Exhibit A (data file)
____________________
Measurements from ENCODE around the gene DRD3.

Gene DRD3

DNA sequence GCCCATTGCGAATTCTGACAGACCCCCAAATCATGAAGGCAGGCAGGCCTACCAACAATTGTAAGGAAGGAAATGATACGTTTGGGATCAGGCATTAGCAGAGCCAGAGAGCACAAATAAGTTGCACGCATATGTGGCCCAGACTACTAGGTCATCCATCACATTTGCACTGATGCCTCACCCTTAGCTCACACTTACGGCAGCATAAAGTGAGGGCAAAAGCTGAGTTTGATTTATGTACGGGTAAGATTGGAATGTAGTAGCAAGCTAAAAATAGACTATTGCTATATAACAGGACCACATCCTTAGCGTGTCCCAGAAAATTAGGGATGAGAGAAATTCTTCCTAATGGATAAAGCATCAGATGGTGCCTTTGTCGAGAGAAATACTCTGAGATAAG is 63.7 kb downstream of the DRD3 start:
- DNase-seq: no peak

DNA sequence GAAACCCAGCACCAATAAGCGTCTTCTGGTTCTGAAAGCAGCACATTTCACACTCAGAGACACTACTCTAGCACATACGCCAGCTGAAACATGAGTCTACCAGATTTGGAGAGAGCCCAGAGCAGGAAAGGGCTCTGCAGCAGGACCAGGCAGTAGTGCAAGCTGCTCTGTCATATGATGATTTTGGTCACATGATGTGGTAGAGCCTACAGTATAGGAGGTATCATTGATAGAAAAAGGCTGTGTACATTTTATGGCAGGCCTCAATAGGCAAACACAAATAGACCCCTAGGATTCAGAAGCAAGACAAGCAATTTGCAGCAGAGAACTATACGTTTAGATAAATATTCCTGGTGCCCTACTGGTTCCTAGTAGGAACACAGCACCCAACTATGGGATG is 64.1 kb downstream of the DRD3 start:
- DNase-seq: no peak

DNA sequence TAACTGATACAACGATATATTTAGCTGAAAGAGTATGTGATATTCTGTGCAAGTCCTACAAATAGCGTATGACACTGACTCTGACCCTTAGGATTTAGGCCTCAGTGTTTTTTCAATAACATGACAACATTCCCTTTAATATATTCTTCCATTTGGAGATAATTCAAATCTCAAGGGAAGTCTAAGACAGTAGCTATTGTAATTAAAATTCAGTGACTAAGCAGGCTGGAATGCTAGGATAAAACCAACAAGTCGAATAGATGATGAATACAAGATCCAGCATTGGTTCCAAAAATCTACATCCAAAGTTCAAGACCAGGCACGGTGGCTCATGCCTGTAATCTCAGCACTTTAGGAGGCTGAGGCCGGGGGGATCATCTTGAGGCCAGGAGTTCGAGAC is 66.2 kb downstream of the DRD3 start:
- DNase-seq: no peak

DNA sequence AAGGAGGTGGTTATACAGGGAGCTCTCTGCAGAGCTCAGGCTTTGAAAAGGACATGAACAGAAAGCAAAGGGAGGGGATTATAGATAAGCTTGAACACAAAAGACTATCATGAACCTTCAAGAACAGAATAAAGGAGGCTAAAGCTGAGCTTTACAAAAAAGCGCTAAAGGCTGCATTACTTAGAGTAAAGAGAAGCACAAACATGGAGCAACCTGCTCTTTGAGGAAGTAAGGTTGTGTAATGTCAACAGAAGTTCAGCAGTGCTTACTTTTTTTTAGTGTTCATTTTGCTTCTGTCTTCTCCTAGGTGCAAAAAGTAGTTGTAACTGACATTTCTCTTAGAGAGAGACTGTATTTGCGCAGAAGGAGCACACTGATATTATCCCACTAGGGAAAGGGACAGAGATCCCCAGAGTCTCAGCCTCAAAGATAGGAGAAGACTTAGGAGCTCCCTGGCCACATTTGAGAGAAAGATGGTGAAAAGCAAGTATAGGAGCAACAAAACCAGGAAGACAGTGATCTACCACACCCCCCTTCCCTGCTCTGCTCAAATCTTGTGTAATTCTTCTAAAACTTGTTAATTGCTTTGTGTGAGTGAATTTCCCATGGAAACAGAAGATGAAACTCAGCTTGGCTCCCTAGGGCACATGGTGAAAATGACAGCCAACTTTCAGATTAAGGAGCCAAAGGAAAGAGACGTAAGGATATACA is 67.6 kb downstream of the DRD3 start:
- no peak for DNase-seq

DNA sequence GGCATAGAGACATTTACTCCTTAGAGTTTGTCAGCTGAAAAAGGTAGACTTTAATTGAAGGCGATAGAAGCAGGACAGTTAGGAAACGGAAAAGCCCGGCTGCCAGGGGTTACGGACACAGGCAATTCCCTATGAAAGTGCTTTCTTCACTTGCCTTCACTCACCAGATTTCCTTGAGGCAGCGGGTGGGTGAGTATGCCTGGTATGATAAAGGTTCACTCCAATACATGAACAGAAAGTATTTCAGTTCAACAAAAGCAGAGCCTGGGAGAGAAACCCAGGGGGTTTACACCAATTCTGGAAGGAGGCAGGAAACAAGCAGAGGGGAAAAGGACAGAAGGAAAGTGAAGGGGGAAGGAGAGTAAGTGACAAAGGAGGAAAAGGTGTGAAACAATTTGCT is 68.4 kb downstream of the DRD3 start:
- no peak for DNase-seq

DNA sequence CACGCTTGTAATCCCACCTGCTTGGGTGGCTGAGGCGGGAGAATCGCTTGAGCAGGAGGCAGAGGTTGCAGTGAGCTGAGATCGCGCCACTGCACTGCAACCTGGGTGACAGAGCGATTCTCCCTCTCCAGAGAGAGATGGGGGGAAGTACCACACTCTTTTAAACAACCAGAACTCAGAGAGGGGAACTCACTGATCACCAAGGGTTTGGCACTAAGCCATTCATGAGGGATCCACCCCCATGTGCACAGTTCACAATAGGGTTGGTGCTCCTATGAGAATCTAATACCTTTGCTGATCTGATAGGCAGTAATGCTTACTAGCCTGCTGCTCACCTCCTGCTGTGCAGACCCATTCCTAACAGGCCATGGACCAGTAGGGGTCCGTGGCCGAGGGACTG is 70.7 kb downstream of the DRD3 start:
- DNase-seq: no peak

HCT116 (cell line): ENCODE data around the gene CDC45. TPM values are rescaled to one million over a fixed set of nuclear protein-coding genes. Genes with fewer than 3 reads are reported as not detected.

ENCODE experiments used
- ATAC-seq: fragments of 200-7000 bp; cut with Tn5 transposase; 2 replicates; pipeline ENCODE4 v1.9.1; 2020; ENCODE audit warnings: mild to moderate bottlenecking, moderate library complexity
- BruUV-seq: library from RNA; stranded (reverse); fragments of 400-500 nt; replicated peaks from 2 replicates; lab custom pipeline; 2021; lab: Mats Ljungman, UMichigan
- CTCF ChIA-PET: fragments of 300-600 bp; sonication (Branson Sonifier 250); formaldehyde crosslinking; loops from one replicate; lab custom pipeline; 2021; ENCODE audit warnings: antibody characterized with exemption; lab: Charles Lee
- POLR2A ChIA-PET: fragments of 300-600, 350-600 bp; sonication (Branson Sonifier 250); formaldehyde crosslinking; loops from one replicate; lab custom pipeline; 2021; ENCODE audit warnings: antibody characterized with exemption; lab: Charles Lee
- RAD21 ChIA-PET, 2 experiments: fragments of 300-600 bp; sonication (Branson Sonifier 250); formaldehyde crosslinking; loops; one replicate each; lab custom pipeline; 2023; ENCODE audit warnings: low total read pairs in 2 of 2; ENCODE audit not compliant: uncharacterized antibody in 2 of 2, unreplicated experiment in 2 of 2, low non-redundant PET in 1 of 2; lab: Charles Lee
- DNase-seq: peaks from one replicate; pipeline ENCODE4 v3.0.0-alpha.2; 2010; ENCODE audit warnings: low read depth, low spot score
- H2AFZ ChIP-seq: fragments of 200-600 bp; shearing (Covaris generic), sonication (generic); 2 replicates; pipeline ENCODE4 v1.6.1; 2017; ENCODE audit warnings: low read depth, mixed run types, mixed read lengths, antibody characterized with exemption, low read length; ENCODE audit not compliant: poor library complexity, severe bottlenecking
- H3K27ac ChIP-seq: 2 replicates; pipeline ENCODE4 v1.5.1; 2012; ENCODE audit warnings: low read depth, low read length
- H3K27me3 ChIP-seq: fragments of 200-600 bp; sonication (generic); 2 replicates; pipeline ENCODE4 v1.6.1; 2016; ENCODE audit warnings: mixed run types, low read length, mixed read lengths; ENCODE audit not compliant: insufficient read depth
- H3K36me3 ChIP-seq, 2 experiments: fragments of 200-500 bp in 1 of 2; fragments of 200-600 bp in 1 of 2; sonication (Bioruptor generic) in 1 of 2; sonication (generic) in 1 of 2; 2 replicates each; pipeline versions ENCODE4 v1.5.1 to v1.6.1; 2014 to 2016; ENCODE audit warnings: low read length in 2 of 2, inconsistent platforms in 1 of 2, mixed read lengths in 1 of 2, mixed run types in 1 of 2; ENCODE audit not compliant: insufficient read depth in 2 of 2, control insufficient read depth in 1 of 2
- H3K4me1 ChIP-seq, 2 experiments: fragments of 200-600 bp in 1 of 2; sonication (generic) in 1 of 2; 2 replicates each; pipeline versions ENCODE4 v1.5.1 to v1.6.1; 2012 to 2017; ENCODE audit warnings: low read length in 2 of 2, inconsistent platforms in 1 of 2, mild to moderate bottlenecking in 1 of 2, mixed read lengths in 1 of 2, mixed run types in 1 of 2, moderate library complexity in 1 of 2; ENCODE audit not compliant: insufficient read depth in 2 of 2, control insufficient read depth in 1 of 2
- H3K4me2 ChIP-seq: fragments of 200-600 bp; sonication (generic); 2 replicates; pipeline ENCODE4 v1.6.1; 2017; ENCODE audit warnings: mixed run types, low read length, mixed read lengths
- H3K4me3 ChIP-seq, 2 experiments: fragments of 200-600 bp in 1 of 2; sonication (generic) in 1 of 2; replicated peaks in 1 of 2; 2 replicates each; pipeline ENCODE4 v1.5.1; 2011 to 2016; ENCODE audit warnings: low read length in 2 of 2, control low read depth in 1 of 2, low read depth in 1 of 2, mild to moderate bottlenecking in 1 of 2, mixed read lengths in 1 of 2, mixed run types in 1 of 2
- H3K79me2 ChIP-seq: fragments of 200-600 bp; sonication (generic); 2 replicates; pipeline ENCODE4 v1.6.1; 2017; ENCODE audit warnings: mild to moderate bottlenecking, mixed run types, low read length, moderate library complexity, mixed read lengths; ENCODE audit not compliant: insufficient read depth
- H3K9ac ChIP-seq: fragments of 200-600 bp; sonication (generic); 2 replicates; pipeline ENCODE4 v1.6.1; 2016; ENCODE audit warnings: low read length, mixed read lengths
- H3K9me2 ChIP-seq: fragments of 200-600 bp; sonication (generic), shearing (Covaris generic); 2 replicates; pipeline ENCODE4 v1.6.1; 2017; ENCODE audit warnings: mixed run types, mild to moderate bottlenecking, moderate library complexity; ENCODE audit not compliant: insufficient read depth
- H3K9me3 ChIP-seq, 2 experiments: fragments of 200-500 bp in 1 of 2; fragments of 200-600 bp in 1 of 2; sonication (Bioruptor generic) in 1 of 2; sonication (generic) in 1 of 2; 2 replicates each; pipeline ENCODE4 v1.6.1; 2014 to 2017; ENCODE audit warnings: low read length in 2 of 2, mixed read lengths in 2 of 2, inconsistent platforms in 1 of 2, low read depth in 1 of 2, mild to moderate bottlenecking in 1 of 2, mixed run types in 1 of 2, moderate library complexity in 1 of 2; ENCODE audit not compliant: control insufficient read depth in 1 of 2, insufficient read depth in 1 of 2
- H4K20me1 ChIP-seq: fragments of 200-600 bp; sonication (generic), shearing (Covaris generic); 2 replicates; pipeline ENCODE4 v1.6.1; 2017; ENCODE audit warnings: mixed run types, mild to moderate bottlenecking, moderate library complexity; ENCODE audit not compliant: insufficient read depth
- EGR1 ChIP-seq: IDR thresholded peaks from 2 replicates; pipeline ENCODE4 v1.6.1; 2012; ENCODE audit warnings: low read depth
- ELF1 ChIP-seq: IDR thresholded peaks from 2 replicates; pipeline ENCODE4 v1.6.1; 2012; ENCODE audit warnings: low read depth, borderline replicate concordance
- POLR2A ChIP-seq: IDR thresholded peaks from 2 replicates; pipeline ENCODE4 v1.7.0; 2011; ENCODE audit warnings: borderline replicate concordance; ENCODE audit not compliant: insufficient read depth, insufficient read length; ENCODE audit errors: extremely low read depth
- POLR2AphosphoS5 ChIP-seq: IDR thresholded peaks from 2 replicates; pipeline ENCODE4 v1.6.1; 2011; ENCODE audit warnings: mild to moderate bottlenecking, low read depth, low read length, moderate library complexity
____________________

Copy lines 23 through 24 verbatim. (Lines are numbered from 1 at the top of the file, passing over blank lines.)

- H2AFZ ChIP-seq: fragments of 200-600 bp; shearing (Covaris generic), sonication (generic); 2 replicates; pipeline ENCODE4 v1.6.1; 2017; ENCODE audit warnings: low read depth, mixed run types, mixed read lengths, antibody characterized with exemption, low read length; ENCODE audit not compliant: poor library complexity, severe bottlenecking
- H3K27ac ChIP-seq: 2 replicates; pipeline ENCODE4 v1.5.1; 2012; ENCODE audit warnings: low read depth, low read length